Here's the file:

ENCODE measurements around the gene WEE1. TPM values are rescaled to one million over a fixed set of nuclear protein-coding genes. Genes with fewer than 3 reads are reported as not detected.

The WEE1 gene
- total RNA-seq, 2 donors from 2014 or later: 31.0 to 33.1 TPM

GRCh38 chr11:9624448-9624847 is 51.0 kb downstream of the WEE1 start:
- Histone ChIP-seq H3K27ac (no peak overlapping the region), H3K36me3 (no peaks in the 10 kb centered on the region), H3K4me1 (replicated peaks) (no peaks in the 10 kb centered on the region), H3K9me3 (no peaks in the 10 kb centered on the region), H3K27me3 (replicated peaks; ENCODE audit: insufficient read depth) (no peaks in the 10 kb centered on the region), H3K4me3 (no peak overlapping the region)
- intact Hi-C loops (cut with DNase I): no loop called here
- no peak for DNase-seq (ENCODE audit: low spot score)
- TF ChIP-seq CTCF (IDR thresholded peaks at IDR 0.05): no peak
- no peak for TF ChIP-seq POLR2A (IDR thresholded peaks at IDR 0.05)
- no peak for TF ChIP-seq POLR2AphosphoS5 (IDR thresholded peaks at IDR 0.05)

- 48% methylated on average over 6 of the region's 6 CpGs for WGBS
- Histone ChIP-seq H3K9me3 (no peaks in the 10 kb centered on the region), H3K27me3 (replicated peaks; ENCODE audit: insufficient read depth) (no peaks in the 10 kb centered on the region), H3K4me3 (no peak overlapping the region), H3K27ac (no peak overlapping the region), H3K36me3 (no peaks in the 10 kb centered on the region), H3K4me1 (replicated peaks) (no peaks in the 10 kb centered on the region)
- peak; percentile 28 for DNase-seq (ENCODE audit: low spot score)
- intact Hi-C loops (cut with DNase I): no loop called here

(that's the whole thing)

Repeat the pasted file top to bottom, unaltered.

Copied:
ENCODE measurements around the gene WEE1. TPM values are rescaled to one million over a fixed set of nuclear protein-coding genes. Genes with fewer than 3 reads are reported as not detected.

The WEE1 gene
- total RNA-seq, 2 donors from 2014 or later: 31.0 to 33.1 TPM

GRCh38 chr11:9624448-9624847 is 51.0 kb downstream of the WEE1 start:
- Histone ChIP-seq H3K27ac (no peak overlapping the region), H3K36me3 (no peaks in the 10 kb centered on the region), H3K4me1 (replicated peaks) (no peaks in the 10 kb centered on the region), H3K9me3 (no peaks in the 10 kb centered on the region), H3K27me3 (replicated peaks; ENCODE audit: insufficient read depth) (no peaks in the 10 kb centered on the region), H3K4me3 (no peak overlapping the region)
- intact Hi-C loops (cut with DNase I): no loop called here
- no peak for DNase-seq (ENCODE audit: low spot score)
- TF ChIP-seq CTCF (IDR thresholded peaks at IDR 0.05): no peak
- no peak for TF ChIP-seq POLR2A (IDR thresholded peaks at IDR 0.05)
- no peak for TF ChIP-seq POLR2AphosphoS5 (IDR thresholded peaks at IDR 0.05)

- 48% methylated on average over 6 of the region's 6 CpGs for WGBS
- Histone ChIP-seq H3K9me3 (no peaks in the 10 kb centered on the region), H3K27me3 (replicated peaks; ENCODE audit: insufficient read depth) (no peaks in the 10 kb centered on the region), H3K4me3 (no peak overlapping the region), H3K27ac (no peak overlapping the region), H3K36me3 (no peaks in the 10 kb centered on the region), H3K4me1 (replicated peaks) (no peaks in the 10 kb centered on the region)
- peak; percentile 28 for DNase-seq (ENCODE audit: low spot score)
- intact Hi-C loops (cut with DNase I): no loop called here